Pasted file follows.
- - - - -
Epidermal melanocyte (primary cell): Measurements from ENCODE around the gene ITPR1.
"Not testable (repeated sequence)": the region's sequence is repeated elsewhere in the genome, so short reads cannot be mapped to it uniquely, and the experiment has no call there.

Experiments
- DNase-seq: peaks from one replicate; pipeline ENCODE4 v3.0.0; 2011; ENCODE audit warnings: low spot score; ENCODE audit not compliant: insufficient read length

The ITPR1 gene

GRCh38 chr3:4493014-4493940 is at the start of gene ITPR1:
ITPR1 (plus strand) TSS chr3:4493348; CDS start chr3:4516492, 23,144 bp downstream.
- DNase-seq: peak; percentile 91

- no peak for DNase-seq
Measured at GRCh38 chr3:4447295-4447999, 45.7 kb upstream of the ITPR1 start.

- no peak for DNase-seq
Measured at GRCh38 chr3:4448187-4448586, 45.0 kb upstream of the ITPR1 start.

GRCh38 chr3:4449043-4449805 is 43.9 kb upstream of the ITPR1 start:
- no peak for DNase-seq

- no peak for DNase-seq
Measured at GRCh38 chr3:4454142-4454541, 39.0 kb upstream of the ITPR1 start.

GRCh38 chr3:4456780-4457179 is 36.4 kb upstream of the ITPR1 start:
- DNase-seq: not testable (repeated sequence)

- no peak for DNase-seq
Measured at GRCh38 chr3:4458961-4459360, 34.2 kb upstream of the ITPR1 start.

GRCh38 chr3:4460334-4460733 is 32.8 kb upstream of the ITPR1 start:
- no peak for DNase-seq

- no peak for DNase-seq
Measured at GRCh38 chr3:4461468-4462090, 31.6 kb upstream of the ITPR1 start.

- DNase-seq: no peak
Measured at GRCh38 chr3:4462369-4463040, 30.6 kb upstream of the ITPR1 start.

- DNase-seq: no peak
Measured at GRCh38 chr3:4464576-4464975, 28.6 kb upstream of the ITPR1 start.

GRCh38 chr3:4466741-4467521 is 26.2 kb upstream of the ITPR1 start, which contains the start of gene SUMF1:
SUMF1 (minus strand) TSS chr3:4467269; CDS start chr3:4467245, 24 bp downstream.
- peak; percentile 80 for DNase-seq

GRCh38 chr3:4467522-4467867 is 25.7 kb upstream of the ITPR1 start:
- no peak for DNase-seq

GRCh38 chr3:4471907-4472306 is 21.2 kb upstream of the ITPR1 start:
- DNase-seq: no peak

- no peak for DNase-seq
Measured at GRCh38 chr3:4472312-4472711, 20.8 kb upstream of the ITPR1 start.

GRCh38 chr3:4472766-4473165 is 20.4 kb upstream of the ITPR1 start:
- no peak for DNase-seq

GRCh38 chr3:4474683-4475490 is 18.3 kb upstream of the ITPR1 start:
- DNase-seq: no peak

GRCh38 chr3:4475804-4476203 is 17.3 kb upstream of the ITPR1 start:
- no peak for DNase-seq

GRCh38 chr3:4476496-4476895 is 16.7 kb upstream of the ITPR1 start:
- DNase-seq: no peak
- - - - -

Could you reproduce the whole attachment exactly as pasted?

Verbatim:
Epidermal melanocyte (primary cell): Measurements from ENCODE around the gene ITPR1.
"Not testable (repeated sequence)": the region's sequence is repeated elsewhere in the genome, so short reads cannot be mapped to it uniquely, and the experiment has no call there.

Experiments
- DNase-seq: peaks from one replicate; pipeline ENCODE4 v3.0.0; 2011; ENCODE audit warnings: low spot score; ENCODE audit not compliant: insufficient read length

The ITPR1 gene

GRCh38 chr3:4493014-4493940 is at the start of gene ITPR1:
ITPR1 (plus strand) TSS chr3:4493348; CDS start chr3:4516492, 23,144 bp downstream.
- DNase-seq: peak; percentile 91

- no peak for DNase-seq
Measured at GRCh38 chr3:4447295-4447999, 45.7 kb upstream of the ITPR1 start.

- no peak for DNase-seq
Measured at GRCh38 chr3:4448187-4448586, 45.0 kb upstream of the ITPR1 start.

GRCh38 chr3:4449043-4449805 is 43.9 kb upstream of the ITPR1 start:
- no peak for DNase-seq

- no peak for DNase-seq
Measured at GRCh38 chr3:4454142-4454541, 39.0 kb upstream of the ITPR1 start.

GRCh38 chr3:4456780-4457179 is 36.4 kb upstream of the ITPR1 start:
- DNase-seq: not testable (repeated sequence)

- no peak for DNase-seq
Measured at GRCh38 chr3:4458961-4459360, 34.2 kb upstream of the ITPR1 start.

GRCh38 chr3:4460334-4460733 is 32.8 kb upstream of the ITPR1 start:
- no peak for DNase-seq

- no peak for DNase-seq
Measured at GRCh38 chr3:4461468-4462090, 31.6 kb upstream of the ITPR1 start.

- DNase-seq: no peak
Measured at GRCh38 chr3:4462369-4463040, 30.6 kb upstream of the ITPR1 start.

- DNase-seq: no peak
Measured at GRCh38 chr3:4464576-4464975, 28.6 kb upstream of the ITPR1 start.

GRCh38 chr3:4466741-4467521 is 26.2 kb upstream of the ITPR1 start, which contains the start of gene SUMF1:
SUMF1 (minus strand) TSS chr3:4467269; CDS start chr3:4467245, 24 bp downstream.
- peak; percentile 80 for DNase-seq

GRCh38 chr3:4467522-4467867 is 25.7 kb upstream of the ITPR1 start:
- no peak for DNase-seq

GRCh38 chr3:4471907-4472306 is 21.2 kb upstream of the ITPR1 start:
- DNase-seq: no peak

- no peak for DNase-seq
Measured at GRCh38 chr3:4472312-4472711, 20.8 kb upstream of the ITPR1 start.

GRCh38 chr3:4472766-4473165 is 20.4 kb upstream of the ITPR1 start:
- no peak for DNase-seq

GRCh38 chr3:4474683-4475490 is 18.3 kb upstream of the ITPR1 start:
- DNase-seq: no peak

GRCh38 chr3:4475804-4476203 is 17.3 kb upstream of the ITPR1 start:
- no peak for DNase-seq

GRCh38 chr3:4476496-4476895 is 16.7 kb upstream of the ITPR1 start:
- DNase-seq: no peak